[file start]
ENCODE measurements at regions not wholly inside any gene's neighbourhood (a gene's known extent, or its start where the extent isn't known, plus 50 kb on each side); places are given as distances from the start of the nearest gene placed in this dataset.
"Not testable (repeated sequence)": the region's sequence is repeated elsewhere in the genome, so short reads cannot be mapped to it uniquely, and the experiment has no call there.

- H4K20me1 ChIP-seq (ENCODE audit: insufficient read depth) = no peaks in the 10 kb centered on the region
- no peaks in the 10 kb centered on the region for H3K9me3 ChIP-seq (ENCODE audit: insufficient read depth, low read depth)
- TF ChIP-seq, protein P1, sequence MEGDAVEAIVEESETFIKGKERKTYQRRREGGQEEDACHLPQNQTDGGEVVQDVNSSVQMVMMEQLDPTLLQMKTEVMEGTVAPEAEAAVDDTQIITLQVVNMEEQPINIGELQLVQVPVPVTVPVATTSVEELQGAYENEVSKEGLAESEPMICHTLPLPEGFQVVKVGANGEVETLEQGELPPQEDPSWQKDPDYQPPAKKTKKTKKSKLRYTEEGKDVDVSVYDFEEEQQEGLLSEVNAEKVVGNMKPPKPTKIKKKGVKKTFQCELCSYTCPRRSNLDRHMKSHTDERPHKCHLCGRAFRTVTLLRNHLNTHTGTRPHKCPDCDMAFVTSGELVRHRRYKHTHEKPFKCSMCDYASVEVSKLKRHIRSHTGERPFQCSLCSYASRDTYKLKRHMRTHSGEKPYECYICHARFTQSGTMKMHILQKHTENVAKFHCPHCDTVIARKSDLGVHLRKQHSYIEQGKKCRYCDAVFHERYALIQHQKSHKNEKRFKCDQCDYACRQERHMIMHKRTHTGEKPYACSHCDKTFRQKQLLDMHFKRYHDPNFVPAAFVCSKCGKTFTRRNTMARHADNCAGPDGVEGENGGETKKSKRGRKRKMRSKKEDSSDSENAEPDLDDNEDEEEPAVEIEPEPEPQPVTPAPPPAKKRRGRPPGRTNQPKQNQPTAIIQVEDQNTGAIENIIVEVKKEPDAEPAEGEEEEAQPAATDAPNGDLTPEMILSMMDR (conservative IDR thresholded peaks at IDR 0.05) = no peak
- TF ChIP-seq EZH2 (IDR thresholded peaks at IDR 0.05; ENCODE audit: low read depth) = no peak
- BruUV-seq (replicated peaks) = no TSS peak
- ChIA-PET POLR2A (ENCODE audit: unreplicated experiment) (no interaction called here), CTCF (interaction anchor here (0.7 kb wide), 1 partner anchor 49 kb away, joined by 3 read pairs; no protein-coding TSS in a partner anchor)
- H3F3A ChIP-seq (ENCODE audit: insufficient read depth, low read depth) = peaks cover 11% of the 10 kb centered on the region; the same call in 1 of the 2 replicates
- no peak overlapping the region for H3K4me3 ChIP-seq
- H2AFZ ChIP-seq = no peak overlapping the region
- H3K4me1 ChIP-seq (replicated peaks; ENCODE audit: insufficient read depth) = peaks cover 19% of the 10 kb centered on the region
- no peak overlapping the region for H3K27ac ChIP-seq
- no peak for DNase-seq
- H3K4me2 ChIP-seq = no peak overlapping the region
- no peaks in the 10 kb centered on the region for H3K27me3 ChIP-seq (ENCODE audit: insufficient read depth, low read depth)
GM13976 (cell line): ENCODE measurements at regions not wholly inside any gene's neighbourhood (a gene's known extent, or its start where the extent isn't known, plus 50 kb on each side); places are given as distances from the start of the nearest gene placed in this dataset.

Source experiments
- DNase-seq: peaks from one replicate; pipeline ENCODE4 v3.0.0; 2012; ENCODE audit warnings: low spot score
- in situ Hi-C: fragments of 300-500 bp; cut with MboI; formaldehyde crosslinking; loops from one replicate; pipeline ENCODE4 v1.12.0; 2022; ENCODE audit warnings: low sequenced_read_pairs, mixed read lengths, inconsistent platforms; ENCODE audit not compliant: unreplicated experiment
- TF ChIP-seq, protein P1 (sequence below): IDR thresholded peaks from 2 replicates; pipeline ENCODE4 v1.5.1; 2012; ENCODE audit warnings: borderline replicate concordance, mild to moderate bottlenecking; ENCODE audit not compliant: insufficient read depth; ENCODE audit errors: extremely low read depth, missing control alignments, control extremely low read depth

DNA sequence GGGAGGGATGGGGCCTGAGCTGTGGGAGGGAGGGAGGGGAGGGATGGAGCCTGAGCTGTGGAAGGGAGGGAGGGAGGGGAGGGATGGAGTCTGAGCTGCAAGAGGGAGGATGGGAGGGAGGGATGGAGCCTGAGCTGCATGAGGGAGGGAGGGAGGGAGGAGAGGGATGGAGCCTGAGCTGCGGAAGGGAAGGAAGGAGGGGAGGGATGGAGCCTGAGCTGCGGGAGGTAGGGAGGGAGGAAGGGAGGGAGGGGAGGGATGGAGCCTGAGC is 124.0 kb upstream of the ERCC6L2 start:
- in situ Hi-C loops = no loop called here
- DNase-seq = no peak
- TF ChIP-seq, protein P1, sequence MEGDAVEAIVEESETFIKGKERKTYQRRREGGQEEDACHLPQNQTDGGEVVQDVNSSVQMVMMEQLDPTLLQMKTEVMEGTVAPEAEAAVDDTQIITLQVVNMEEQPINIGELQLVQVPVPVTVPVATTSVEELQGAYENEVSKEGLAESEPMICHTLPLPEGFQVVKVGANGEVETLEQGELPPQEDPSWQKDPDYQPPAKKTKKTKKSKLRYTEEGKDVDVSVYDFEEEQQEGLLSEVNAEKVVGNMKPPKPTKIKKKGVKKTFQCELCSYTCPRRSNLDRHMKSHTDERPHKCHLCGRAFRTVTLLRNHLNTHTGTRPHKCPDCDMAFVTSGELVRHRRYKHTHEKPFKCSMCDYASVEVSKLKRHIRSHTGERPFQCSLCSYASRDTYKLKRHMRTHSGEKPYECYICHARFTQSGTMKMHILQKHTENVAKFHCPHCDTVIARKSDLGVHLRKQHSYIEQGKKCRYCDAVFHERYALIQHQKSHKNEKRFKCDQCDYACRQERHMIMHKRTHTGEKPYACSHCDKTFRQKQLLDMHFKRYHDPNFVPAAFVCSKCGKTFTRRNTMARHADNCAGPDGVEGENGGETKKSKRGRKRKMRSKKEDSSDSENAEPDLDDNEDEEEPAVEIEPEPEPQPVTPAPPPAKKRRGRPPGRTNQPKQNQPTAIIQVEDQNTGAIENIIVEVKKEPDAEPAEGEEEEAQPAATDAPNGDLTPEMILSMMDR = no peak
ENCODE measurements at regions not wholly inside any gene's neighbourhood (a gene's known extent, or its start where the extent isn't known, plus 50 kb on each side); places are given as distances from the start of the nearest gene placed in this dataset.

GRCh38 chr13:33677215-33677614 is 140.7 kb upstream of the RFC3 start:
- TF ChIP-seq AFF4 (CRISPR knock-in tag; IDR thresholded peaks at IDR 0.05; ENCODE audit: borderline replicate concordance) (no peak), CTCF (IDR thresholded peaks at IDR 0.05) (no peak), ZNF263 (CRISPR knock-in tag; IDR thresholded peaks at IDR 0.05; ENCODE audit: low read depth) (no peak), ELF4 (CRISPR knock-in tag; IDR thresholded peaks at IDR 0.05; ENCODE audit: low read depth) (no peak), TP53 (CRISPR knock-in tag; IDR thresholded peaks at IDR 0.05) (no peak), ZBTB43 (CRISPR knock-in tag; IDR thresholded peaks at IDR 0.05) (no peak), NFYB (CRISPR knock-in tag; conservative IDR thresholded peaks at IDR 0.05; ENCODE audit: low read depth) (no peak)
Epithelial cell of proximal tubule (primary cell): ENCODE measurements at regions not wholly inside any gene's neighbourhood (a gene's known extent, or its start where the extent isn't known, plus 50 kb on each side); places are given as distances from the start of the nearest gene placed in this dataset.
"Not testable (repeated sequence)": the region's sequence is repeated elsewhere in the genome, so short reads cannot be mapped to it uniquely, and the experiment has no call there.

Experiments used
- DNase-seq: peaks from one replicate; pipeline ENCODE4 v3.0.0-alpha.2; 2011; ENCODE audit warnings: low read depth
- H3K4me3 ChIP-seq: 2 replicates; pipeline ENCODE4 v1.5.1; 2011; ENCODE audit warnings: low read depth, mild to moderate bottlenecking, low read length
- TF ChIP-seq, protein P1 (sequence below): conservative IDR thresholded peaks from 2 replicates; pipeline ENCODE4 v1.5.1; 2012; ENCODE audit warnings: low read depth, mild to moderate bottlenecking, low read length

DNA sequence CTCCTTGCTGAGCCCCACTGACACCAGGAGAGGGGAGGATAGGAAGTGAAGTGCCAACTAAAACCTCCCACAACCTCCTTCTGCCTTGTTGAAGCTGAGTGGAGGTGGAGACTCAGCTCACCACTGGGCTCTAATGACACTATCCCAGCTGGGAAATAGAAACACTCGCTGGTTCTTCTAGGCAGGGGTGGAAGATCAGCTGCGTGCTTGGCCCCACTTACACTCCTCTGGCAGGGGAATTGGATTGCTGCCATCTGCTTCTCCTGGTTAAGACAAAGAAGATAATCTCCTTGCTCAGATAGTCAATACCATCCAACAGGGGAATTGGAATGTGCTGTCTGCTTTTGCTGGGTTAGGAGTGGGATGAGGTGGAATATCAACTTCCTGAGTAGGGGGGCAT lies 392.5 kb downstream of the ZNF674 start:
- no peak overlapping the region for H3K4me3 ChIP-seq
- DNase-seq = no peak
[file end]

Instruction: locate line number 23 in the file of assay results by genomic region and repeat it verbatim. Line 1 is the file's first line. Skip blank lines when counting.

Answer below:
- in situ Hi-C loops = no loop called here